Posts: 1010 | Registered: Nov 2009
Illinoisgirl
♀ Member
Member # 25686
Default  Posted: 6:35 AM, February 13th (Saturday), 2010View ProfileEdit MessagePrivate MessageHomepage

betrayed1012, I wish I had some words of wisdom. It sounds like you are doing everything right. Stay strong.


Married 12 years, together 18
WH - Recovering alcoholic
Me - Recovering wife
Reconciling?
D-Day 9-27-09
3 great kids - 12, 10 & 8

No one can make you feel inferior without your consent. Eleanor Roosevelt


Posts: 339 | Registered: Sep 2009
Illinoisgirl
♀ Member
Member # 25686
Default  Posted: 7:55 AM, February 13th (Saturday), 2010View ProfileEdit MessagePrivate MessageHomepage

So this morning I was reading Marriage On The Rocks for the umpteenth time, hoping it will sink in, and I came across this in Chapter 7 (about enablers)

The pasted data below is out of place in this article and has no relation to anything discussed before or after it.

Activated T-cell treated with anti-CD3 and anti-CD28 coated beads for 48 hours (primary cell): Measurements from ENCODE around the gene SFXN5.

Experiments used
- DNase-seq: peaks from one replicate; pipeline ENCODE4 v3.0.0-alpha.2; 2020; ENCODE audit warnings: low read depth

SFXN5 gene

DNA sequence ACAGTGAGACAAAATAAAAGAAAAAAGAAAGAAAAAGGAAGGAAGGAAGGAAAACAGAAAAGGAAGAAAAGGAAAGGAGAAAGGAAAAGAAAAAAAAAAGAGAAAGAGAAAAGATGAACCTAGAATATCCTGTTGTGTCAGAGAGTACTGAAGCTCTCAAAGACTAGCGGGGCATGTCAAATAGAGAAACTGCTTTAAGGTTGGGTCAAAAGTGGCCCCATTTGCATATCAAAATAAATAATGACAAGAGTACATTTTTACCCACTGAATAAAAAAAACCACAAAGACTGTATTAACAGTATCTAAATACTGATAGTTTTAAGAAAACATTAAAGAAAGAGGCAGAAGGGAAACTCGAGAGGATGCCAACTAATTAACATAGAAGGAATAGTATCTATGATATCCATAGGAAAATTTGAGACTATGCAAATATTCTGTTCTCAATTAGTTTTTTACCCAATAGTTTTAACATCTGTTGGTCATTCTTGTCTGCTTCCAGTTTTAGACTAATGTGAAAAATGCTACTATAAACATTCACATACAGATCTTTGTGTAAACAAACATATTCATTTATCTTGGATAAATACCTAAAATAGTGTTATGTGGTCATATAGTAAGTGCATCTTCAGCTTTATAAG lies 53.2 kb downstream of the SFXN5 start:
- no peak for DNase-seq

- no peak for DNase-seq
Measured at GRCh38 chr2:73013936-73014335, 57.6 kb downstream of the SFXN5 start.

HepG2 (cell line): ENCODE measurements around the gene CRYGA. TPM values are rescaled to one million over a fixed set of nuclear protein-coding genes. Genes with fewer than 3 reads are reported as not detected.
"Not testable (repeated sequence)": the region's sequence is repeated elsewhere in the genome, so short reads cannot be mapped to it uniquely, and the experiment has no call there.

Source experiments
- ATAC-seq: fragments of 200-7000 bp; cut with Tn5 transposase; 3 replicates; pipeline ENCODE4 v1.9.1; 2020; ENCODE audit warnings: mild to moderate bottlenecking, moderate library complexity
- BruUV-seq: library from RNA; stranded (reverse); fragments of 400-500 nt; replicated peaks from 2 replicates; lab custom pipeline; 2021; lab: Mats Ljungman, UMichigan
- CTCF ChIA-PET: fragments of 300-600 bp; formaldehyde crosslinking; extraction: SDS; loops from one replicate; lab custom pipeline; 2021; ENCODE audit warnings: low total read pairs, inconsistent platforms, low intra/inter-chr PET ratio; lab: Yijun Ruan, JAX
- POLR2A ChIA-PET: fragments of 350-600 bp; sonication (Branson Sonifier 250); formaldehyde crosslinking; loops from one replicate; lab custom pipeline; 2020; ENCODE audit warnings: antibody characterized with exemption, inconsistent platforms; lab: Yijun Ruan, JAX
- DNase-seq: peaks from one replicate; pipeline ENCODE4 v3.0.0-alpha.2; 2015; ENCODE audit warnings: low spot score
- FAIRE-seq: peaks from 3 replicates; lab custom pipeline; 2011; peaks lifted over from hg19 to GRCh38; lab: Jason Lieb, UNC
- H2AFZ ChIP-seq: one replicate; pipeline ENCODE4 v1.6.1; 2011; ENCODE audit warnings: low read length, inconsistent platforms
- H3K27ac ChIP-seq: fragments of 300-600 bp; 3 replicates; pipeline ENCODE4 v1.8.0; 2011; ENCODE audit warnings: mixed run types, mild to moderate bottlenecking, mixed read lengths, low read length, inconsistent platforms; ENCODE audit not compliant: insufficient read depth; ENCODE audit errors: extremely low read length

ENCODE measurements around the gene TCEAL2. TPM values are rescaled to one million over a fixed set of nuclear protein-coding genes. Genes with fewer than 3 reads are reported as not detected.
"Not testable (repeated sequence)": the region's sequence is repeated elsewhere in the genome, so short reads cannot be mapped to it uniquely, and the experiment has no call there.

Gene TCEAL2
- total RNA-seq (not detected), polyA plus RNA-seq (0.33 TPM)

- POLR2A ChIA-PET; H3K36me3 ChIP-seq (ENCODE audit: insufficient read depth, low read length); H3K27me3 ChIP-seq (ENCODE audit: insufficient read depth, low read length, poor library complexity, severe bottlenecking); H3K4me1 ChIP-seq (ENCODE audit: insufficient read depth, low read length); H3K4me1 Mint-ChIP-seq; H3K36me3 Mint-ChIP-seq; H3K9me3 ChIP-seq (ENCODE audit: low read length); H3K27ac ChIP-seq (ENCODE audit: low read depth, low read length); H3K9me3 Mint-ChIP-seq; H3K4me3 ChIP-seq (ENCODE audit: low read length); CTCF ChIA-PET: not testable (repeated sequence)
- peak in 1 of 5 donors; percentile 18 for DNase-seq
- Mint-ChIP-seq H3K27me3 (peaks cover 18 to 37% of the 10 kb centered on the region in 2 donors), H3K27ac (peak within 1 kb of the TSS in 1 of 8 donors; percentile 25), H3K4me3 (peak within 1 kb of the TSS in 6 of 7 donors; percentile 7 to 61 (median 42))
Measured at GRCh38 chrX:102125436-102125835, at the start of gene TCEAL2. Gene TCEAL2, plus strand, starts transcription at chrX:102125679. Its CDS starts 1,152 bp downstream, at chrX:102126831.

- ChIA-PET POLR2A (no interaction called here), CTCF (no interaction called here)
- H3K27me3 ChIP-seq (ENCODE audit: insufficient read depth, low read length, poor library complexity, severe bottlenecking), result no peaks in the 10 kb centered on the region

The Other Woman
Enter the villan of the piece. In your eyes, she is the villan, but there is some predictability to this particular enabler. It may not happen to you. It may. It's not a threat to your marriage. It's a symptom of the disease. After all, you don't want to drink with him anymore. You don't want to go to bed with him anymore. You don't want to save him from himself. You know better. She doesn't. She feels she's the only one who understands him. And she will help him to get sicker. The best thing you can do is leave it alone. Do nothing to get in the way of it. His guilt will take over or she will put pressure on for a more permanent relationship. Neither of which is manageable for him.

Ummmm.....It is not a threat to my marriage? Leave it alone?

I am having trouble wrapping my brain around this this morning.

[This message edited by Illinoisgirl at 7:56 AM, February 13th (Saturday)]


Married 12 years, together 18
WH - Recovering alcoholic
Me - Recovering wife
Reconciling?
D-Day 9-27-09
3 great kids - 12, 10 & 8

No one can make you feel inferior without your consent. Eleanor Roosevelt


Posts: 339 | Registered: Sep 2009